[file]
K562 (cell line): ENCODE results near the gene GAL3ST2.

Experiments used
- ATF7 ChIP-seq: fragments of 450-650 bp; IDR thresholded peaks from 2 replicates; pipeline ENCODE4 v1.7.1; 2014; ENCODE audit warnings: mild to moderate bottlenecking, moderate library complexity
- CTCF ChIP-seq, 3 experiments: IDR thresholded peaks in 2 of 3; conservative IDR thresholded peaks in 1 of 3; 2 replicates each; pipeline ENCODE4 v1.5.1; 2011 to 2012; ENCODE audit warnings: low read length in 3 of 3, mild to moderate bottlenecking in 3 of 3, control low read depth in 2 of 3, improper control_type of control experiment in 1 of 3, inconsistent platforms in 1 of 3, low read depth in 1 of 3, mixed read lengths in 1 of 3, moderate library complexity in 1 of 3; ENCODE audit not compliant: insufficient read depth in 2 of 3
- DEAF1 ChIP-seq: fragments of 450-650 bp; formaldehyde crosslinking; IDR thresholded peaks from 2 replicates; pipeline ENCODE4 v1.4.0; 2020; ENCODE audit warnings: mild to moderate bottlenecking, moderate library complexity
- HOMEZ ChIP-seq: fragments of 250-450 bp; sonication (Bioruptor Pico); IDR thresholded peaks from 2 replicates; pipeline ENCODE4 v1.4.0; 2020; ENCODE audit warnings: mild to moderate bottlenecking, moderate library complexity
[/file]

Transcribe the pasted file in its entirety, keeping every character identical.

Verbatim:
K562 (cell line): ENCODE results near the gene GAL3ST2.

Experiments used
- ATF7 ChIP-seq: fragments of 450-650 bp; IDR thresholded peaks from 2 replicates; pipeline ENCODE4 v1.7.1; 2014; ENCODE audit warnings: mild to moderate bottlenecking, moderate library complexity
- CTCF ChIP-seq, 3 experiments: IDR thresholded peaks in 2 of 3; conservative IDR thresholded peaks in 1 of 3; 2 replicates each; pipeline ENCODE4 v1.5.1; 2011 to 2012; ENCODE audit warnings: low read length in 3 of 3, mild to moderate bottlenecking in 3 of 3, control low read depth in 2 of 3, improper control_type of control experiment in 1 of 3, inconsistent platforms in 1 of 3, low read depth in 1 of 3, mixed read lengths in 1 of 3, moderate library complexity in 1 of 3; ENCODE audit not compliant: insufficient read depth in 2 of 3
- DEAF1 ChIP-seq: fragments of 450-650 bp; formaldehyde crosslinking; IDR thresholded peaks from 2 replicates; pipeline ENCODE4 v1.4.0; 2020; ENCODE audit warnings: mild to moderate bottlenecking, moderate library complexity
- HOMEZ ChIP-seq: fragments of 250-450 bp; sonication (Bioruptor Pico); IDR thresholded peaks from 2 replicates; pipeline ENCODE4 v1.4.0; 2020; ENCODE audit warnings: mild to moderate bottlenecking, moderate library complexity